iperf performance - TCP-IP

This is a discussion on iperf performance - TCP-IP ; I am using iperf to measure performance. Iperf is running on a windows XP machine with 1Gbps NIC card. This works fine when I am setting up iperf for rates up to about 35 Mbps but after that iperf chokes. ...

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Thread: iperf performance

  1. iperf performance

    I am using iperf to measure performance. Iperf is running on a windows
    XP machine with 1Gbps NIC card. This works fine when I am setting up
    iperf for rates up to about 35 Mbps but after that iperf chokes. I
    suspect this has something to do with windows reserving bandwidth and
    some of the services using bandwidth. What I need to do is run iperf
    at 100 Mbps and I was wondering if anyone had some ideas on tweaks I
    could make to the setup to achieve this.

    Thank You

  2. Re: iperf performance

    swengineer001@gmail.com wrote:
    > I am using iperf to measure performance. Iperf is running on a
    > windows XP machine with 1Gbps NIC card. This works fine when I am
    > setting up iperf for rates up to about 35 Mbps but after that iperf
    > chokes. I suspect this has something to do with windows reserving
    > bandwidth and some of the services using bandwidth. What I need to
    > do is run iperf at 100 Mbps and I was wondering if anyone had some
    > ideas on tweaks I could make to the setup to achieve this.


    What exactly do you mean by "chokes?"

    rick jones
    --
    Wisdom Teeth are impacted, people are affected by the effects of events.
    these opinions are mine, all mine; HP might not want them anyway...
    feel free to post, OR email to rick.jones2 in hp.com but NOT BOTH...

  3. Re: iperf performance

    On Dec 11, 2:33 pm, Rick Jones wrote:
    > swengineer...@gmail.com wrote:
    > > I am using iperf to measure performance. Iperf is running on a
    > > windows XP machine with 1Gbps NIC card. This works fine when I am
    > > setting up iperf for rates up to about 35 Mbps but after that iperf
    > > chokes. I suspect this has something to do with windows reserving
    > > bandwidth and some of the services using bandwidth. What I need to
    > > do is run iperf at 100 Mbps and I was wondering if anyone had some
    > > ideas on tweaks I could make to the setup to achieve this.

    >
    > What exactly do you mean by "chokes?"
    >
    > rick jones
    > --
    > Wisdom Teeth are impacted, people are affected by the effects of events.
    > these opinions are mine, all mine; HP might not want them anyway...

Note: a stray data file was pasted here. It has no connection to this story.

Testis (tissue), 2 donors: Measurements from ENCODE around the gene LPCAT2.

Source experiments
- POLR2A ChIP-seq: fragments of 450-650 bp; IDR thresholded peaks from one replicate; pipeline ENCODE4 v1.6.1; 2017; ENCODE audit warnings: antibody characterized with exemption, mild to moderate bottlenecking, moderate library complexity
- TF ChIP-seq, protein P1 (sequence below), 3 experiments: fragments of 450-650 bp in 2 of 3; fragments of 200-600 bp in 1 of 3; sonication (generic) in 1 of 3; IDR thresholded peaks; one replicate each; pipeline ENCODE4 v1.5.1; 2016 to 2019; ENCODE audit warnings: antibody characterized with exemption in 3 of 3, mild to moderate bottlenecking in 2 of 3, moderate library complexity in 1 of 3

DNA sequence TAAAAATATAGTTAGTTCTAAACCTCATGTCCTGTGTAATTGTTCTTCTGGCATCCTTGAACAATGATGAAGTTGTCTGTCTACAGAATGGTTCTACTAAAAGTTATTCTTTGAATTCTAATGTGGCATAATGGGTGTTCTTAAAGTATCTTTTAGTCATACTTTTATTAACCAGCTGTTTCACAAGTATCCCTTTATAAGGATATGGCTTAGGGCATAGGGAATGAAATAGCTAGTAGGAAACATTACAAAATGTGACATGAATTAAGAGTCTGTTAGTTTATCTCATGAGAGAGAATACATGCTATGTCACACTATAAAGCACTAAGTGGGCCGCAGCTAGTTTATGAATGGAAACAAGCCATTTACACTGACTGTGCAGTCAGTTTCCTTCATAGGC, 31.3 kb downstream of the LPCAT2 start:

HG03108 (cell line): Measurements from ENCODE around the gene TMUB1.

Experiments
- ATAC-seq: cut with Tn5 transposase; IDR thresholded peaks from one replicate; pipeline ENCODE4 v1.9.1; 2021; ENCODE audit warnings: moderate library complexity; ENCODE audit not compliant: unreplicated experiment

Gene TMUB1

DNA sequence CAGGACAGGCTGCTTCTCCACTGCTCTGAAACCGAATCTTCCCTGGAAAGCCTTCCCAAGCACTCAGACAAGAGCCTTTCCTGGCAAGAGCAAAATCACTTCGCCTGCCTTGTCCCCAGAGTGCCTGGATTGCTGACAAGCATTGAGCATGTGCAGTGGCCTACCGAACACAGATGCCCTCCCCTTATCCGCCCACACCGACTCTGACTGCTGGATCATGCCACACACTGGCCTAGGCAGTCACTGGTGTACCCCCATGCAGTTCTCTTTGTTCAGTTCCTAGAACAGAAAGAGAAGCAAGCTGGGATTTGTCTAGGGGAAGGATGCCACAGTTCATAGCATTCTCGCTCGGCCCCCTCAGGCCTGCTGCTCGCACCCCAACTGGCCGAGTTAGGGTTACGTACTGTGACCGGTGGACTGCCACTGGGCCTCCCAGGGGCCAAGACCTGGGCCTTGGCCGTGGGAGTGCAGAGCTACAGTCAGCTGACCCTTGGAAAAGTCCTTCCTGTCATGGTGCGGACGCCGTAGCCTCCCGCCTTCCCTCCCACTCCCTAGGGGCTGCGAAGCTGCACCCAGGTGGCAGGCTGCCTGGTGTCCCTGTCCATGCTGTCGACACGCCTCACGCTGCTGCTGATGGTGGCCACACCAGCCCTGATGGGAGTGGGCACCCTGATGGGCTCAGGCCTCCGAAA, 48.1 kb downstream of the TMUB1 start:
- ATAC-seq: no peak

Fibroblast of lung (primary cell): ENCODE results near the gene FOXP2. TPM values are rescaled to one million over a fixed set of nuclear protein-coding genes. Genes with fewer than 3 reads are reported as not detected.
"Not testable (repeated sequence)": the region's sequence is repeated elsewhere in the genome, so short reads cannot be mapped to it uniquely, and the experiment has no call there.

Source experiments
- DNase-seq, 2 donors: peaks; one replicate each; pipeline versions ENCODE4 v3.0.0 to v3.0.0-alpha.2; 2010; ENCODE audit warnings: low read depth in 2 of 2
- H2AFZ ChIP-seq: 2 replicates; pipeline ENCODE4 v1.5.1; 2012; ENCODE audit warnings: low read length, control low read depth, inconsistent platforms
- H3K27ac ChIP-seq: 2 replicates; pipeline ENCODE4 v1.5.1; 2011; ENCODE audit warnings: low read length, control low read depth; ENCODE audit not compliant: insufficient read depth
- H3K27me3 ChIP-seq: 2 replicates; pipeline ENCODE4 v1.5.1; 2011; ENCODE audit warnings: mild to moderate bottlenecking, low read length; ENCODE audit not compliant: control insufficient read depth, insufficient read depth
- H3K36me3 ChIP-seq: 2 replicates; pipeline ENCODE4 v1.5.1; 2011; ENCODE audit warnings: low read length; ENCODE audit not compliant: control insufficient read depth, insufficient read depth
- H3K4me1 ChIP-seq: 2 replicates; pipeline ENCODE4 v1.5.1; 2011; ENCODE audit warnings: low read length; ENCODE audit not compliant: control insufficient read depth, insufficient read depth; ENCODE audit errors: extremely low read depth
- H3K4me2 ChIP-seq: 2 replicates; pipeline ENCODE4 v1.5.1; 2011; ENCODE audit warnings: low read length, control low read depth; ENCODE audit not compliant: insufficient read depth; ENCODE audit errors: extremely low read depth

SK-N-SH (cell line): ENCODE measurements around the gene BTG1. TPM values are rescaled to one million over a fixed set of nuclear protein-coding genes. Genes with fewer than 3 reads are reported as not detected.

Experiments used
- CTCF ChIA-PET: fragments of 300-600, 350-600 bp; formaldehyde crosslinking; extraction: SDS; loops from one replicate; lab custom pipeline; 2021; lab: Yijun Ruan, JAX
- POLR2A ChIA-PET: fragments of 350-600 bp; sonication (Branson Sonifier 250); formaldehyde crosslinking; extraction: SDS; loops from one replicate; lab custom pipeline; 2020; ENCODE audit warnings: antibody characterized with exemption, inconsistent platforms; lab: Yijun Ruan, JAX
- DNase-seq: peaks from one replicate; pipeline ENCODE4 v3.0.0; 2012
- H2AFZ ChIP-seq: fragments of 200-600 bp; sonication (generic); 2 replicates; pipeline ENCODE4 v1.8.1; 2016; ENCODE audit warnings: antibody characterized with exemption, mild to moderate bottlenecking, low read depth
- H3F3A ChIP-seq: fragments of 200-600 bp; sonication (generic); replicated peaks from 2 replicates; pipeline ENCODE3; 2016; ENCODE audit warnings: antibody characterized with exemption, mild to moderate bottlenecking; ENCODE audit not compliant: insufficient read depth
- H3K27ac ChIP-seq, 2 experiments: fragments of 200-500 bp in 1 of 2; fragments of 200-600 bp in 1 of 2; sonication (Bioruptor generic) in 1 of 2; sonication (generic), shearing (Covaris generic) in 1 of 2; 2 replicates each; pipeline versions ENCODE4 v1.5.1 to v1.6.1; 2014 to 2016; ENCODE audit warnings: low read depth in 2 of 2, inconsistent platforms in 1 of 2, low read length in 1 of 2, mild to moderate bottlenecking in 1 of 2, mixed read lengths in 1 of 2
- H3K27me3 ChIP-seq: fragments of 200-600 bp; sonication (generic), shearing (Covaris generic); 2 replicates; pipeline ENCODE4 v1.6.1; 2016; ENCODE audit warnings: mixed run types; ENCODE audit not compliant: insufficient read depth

> feel free to post, OR email to rick.jones2 in hp.com but NOT BOTH...


    Iperf begins to report packet loss but the packets appear to be
    getting lost due to a problem on the pc not due to any external device
    that is supposed to be what the test is measuring. everything that
    makes it onto the wire makes it to the receiving side.

  4. Re: iperf performance

    swengineer001@gmail.com wrote:
    > On Dec 11, 2:33 pm, Rick Jones wrote:
    > > What exactly do you mean by "chokes?"


    > Iperf begins to report packet loss but the packets appear to be
    > getting lost due to a problem on the pc not due to any external
    > device that is supposed to be what the test is measuring. everything
    > that makes it onto the wire makes it to the receiving side.


    I take it then you are sending data via UDP? And when you say makes
    it to the receiving side, you mean all the way up to user space?

    When doing things with UDP and netperf at least, there are two common
    places where packets are tossed - one is the receive socket buffer,
    the other is the transmit queue on the sender. In each case there are
    stats in the stack which (should) be incremented. For transmit queue
    overflow on Linux I typically look at ethtool stats, lanadmin on
    HP-UX. I look at netstat to try to see the socket buffer overflows on
    the receiving side. What the link-level stats util is for Windows
    continues to elude me, but someone else might be able to chime-in with
    that.

    You spoke of configuring iperf to send at a given rate. I've not
    looked at iperf sources, but in netperf, by default, what would be a
    burst size and an interburst interval. When the granularity of
    interval timers is poorly suited to the task, one can end-up with a
    rather large burst size, which can be greater than the transmit queue.
    At that point one is in a very short race between the host CPU(s) and
    the NIC. If the host CPU(s) "win" that race it can lead to transmit
    queue drops.

    One thing I do in netperf to workaround this issue is allow it to
    "spin" rather than sleep. This can allow the bursts to be much much
    smaller as a much shorter interburst interval can be used. However,
    this comes at the expense of significantly larger CPU utilization on
    the sending side. It also depends on decent resolution on the
    platform's "gettomeofday()-like" call.

    What are the specific options you are giving to iperf? Does it have a
    "sit and spin" option?

    rick jones
    --
    No need to believe in either side, or any side. There is no cause.
    There's only yourself. The belief is in your own precision. - Jobert
    these opinions are mine, all mine; HP might not want them anyway...
    feel free to post, OR email to rick.jones2 in hp.com but NOT BOTH...

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